With Scotland remaining a part of the UK after the results of September 18th, academics have voiced concern over the future of higher education in terms of funding. Prior to the referendum, unionist parties assured institutions that the "Barnett formula" would continue - securing them with a certain amount of funding. However, since the vote has been cast, Prime Minister David Cameron has not yet reiterated this with any assurance. Academics believe there is now significant uncertainty as to what the next move will be, particularly as a devolved Scotland begins to rebuild its relationship again with the rest of the UK. Hugh Pennington, a professor at the University of Aberdeen who campaigned for a "no" vote, stated that research funding for institutions in Scotland is imperative and must be examined seriously. He further stated that, "we want to keep a close eye on negotiations that are now taking place between unionist parties on how they move forward on devolution to make sure they don't have any impact on higher education funding."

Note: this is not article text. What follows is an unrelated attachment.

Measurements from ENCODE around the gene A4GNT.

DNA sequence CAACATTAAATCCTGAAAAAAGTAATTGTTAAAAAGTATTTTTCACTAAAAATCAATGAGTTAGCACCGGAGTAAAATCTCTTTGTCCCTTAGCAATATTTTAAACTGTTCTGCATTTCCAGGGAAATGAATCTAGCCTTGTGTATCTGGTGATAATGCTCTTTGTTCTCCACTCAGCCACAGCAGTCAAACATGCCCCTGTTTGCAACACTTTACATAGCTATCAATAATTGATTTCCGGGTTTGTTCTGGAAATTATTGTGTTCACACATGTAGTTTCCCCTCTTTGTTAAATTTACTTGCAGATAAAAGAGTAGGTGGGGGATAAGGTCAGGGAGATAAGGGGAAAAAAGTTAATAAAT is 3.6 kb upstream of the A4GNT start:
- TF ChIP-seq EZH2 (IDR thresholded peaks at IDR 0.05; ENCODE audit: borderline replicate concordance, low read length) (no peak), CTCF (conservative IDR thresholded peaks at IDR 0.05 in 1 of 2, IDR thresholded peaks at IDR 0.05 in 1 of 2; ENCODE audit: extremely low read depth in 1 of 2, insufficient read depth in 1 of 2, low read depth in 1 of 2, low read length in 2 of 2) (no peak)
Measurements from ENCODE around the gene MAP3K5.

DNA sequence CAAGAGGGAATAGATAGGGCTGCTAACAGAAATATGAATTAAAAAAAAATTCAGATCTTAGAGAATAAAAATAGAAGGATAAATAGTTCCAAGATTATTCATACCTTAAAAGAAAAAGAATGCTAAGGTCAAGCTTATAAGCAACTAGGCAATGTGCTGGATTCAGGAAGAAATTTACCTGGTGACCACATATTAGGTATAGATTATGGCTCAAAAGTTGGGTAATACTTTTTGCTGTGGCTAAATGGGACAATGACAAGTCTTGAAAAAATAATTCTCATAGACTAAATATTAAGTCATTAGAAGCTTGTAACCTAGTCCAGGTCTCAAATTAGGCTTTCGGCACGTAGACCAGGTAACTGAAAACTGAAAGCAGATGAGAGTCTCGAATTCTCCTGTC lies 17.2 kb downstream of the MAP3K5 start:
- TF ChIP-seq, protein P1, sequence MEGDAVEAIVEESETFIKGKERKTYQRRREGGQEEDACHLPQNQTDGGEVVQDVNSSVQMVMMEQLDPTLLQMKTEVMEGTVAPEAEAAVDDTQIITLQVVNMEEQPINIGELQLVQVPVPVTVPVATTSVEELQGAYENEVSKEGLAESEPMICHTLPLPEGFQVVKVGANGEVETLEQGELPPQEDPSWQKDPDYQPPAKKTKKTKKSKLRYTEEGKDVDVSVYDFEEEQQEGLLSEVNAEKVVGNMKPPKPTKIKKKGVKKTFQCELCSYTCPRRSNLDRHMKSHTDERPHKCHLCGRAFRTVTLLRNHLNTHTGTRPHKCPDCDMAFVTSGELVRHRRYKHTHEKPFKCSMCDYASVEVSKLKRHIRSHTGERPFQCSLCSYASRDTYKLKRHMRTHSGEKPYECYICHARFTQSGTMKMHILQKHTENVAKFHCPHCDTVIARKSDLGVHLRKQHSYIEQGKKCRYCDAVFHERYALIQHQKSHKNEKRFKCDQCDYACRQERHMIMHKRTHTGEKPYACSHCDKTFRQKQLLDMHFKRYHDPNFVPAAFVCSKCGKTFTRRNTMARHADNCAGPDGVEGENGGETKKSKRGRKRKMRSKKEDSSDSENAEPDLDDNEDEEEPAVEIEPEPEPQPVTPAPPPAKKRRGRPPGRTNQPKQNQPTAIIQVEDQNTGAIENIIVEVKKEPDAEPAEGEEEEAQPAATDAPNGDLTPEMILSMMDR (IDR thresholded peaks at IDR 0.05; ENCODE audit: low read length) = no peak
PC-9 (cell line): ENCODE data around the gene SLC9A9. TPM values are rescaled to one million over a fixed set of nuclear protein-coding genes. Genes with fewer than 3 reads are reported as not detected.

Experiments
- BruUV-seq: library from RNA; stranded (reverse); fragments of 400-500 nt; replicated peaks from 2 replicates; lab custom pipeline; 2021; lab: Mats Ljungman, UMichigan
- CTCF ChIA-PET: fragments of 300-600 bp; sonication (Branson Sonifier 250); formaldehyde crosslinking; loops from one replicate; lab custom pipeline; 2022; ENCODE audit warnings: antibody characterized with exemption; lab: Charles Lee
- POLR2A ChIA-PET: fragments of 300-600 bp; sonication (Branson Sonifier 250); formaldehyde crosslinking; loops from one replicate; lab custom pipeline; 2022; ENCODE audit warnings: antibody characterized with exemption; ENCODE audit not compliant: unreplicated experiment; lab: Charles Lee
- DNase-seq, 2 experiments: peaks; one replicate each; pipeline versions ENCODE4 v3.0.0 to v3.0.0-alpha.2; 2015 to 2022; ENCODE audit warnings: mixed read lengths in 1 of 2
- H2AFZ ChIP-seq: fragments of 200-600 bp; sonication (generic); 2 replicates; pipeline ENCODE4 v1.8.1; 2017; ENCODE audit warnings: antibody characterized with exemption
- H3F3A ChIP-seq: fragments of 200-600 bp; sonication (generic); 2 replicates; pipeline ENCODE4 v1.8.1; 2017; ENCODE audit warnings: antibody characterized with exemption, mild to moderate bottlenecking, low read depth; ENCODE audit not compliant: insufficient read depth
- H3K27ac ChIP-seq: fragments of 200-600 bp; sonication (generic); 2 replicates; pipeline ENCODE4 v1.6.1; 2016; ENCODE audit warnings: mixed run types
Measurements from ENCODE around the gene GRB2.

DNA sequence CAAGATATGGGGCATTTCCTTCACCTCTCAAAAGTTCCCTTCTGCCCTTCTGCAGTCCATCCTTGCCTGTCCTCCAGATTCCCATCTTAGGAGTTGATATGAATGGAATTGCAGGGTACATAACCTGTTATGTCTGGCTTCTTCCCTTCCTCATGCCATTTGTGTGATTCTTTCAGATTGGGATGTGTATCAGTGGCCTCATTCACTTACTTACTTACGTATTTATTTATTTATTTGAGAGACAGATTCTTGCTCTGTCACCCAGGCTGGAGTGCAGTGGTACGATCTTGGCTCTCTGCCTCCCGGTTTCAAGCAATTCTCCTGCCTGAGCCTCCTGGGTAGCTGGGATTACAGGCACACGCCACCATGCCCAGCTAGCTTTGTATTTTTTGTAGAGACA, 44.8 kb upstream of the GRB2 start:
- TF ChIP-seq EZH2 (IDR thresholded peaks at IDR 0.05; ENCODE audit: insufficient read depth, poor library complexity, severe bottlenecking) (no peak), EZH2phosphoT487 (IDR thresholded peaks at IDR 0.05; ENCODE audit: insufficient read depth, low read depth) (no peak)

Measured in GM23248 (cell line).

English Literature professor, Murray Pittock at the University of Glasgow, suggested that if the Barnett Formula did come under serious threat, Scotland obtaining extra tax-powers would still not be beneficial to higher education institutions: "the risk may be that the Barnett formula is on borrowed time [and] if it disappeared, the consequences would be serious because [devolving extra tax-raising powers] would not address the loss that Scotland would face."